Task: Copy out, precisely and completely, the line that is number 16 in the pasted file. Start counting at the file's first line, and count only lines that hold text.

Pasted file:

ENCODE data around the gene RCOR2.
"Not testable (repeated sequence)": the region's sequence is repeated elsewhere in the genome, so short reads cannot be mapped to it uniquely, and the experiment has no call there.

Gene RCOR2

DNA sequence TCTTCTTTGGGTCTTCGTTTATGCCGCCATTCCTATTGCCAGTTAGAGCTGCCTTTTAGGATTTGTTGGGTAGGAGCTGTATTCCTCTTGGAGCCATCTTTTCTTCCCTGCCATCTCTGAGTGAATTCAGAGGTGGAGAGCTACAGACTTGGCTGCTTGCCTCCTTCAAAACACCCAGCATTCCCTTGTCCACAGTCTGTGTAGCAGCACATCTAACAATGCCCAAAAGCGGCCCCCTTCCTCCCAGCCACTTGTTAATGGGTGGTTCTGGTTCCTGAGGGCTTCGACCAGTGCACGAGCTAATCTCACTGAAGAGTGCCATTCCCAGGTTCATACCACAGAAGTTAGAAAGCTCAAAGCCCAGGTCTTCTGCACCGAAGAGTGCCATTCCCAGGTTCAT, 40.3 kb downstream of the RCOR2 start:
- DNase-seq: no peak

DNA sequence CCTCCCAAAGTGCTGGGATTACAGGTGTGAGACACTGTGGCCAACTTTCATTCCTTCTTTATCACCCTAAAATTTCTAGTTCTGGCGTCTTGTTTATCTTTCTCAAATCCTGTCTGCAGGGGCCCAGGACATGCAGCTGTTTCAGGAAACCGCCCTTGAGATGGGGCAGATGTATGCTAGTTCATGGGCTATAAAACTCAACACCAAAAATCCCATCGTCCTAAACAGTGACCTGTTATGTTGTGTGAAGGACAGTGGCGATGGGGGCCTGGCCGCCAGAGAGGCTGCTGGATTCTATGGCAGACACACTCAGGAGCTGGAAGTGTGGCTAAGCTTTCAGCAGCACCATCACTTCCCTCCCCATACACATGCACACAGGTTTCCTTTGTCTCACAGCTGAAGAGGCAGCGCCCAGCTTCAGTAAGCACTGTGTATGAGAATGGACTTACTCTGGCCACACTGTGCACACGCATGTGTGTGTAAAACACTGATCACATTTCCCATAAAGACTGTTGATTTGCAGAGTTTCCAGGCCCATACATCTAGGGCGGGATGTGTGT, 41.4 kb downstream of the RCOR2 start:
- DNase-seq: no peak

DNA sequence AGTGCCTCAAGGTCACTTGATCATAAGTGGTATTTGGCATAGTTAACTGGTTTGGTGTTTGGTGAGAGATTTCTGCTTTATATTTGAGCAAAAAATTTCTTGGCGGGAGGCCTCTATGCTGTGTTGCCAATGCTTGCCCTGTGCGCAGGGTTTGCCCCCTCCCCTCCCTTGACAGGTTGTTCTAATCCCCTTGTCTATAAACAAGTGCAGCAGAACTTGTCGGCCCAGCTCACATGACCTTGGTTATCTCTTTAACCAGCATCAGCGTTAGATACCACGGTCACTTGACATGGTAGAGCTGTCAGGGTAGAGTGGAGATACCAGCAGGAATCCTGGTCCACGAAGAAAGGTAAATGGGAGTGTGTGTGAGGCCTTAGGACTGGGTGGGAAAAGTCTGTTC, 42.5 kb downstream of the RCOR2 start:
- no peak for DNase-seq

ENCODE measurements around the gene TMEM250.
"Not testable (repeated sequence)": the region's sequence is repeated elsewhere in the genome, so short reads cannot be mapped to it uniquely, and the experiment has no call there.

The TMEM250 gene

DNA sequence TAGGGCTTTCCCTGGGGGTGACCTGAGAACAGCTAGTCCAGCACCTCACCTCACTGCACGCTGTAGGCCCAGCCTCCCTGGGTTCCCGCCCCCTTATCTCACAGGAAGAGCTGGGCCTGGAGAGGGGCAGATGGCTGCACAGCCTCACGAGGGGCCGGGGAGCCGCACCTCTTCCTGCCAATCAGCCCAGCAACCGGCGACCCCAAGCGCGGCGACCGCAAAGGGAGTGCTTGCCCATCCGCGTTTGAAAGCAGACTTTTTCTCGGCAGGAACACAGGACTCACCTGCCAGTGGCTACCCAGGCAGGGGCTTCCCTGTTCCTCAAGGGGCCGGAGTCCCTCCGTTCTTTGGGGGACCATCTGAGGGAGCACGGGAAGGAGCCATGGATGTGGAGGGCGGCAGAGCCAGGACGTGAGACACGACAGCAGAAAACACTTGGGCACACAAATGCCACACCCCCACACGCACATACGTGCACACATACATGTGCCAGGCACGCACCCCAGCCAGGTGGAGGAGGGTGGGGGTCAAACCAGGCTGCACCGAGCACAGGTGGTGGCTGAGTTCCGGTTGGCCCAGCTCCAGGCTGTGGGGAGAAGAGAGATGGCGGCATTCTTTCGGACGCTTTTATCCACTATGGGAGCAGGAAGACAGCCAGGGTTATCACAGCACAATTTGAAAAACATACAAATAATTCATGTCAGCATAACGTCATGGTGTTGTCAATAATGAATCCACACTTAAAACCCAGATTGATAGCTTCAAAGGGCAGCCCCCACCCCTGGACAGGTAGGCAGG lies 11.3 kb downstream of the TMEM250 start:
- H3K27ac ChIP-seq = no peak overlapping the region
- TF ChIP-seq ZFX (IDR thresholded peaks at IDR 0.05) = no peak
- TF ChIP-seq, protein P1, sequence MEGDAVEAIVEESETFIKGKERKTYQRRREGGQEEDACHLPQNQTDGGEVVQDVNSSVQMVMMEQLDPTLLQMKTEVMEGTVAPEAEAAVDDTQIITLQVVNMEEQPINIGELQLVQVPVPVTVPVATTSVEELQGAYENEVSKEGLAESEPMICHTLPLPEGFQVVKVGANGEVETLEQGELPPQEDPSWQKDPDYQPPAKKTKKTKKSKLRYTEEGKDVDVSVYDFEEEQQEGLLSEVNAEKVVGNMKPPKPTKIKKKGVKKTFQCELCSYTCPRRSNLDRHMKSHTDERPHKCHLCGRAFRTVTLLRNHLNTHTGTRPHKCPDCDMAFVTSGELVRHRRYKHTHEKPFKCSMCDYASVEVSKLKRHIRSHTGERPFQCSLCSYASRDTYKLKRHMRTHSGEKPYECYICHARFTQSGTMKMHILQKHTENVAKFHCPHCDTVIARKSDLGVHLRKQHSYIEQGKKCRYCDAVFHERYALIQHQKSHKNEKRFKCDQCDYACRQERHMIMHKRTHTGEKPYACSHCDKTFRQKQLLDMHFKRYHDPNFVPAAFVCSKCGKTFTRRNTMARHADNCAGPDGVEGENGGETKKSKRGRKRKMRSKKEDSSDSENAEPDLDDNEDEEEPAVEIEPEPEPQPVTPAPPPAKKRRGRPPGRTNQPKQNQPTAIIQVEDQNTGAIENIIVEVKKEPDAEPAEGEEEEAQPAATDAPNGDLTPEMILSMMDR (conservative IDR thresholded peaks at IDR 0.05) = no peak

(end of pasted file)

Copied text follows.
- TF ChIP-seq, protein P1, sequence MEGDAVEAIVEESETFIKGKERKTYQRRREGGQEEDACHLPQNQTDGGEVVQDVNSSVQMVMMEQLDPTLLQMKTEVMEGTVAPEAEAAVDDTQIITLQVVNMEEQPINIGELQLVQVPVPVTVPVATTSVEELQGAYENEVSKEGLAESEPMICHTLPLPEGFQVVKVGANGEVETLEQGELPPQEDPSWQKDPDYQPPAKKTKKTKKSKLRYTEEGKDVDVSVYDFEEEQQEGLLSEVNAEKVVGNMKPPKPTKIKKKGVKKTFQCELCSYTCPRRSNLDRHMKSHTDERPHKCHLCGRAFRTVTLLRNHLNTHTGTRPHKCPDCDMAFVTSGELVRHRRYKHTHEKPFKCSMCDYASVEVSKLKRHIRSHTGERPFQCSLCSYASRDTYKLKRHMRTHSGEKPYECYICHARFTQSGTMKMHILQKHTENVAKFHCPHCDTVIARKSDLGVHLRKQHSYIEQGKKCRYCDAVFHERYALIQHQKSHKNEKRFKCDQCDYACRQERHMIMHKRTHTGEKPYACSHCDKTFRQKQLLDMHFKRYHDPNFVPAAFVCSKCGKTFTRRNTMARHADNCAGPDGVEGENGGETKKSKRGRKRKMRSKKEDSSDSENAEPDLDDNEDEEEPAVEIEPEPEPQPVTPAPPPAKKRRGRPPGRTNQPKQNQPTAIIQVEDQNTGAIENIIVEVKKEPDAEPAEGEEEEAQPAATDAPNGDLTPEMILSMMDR (conservative IDR thresholded peaks at IDR 0.05) = no peak